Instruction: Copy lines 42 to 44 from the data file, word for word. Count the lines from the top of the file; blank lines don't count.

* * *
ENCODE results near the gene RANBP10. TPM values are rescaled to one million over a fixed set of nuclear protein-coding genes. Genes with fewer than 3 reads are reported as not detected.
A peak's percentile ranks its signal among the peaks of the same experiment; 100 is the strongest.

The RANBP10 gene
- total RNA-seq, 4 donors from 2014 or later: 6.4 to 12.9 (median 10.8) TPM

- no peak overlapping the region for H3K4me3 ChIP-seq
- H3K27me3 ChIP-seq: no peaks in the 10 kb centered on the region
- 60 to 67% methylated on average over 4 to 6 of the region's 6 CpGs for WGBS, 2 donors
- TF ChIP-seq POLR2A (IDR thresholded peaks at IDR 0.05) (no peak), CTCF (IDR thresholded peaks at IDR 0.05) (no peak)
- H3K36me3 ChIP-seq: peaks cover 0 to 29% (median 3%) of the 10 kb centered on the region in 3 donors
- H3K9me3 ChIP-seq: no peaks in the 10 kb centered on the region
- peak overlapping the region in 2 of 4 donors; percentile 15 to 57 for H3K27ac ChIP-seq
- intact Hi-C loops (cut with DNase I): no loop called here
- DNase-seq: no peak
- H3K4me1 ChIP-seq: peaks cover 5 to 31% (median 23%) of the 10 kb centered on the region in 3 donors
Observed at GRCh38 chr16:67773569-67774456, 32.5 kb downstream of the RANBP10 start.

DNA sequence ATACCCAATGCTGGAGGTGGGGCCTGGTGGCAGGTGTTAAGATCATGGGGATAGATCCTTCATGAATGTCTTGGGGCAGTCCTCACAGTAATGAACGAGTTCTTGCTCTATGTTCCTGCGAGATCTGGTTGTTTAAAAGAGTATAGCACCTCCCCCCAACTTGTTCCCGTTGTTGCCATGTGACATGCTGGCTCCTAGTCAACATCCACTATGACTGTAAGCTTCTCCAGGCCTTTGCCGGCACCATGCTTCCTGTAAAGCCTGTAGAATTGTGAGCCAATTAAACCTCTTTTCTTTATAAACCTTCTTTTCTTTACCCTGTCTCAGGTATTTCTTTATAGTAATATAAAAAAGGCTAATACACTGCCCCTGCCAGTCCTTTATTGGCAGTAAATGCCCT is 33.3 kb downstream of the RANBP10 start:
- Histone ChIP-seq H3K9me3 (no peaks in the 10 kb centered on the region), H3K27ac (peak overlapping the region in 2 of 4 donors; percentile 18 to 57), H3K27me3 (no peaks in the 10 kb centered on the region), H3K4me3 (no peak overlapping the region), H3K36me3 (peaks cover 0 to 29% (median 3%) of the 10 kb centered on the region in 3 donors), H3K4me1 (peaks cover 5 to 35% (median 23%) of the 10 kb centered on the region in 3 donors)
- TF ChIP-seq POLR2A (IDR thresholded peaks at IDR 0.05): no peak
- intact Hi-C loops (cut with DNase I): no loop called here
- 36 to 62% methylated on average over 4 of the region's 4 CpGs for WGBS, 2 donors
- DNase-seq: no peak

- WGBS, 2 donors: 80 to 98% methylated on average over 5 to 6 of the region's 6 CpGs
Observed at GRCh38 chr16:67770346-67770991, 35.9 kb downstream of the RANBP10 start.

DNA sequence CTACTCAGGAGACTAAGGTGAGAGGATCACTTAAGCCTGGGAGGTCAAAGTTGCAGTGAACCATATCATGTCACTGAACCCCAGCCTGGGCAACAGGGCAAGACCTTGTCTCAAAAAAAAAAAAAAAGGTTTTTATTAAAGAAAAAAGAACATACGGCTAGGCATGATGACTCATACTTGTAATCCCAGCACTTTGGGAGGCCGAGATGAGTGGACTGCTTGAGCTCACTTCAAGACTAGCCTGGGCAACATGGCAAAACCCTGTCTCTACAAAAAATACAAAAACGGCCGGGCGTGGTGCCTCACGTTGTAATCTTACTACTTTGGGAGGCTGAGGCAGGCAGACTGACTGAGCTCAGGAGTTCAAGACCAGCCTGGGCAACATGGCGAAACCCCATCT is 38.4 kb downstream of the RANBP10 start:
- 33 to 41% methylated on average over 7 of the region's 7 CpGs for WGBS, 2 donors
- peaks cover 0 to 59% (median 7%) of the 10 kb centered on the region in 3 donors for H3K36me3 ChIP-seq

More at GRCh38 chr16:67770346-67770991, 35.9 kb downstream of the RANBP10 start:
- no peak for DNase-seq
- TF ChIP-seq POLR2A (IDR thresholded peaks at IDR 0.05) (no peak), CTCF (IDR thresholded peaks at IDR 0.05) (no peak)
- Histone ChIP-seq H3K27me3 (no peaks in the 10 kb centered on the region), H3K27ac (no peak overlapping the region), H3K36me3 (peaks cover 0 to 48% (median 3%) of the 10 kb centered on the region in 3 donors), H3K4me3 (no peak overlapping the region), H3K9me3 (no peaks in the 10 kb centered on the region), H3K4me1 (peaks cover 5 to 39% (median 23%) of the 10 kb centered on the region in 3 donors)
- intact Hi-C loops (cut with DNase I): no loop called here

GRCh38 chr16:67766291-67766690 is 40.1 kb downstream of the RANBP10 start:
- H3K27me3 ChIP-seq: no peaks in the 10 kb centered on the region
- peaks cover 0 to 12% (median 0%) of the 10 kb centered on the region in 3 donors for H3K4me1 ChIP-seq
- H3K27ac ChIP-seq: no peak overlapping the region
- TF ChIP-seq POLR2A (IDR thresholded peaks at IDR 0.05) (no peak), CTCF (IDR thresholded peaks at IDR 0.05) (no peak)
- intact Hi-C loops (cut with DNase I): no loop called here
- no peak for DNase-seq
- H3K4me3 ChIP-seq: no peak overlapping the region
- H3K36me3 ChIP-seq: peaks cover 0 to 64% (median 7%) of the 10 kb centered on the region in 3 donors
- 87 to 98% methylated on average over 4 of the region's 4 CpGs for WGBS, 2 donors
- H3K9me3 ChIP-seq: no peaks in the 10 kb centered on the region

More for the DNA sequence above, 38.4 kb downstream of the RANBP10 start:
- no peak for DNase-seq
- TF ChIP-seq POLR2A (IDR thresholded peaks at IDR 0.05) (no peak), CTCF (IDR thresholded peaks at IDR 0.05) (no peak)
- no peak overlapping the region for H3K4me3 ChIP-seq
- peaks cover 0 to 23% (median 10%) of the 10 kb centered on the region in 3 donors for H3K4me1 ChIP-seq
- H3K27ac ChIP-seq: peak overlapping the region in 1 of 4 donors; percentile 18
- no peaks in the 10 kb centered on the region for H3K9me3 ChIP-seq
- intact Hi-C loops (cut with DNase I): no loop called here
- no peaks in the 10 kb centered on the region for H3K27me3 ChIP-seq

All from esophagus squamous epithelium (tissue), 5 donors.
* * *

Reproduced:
- H3K9me3 ChIP-seq: no peaks in the 10 kb centered on the region

More for the DNA sequence above, 38.4 kb downstream of the RANBP10 start:
- no peak for DNase-seq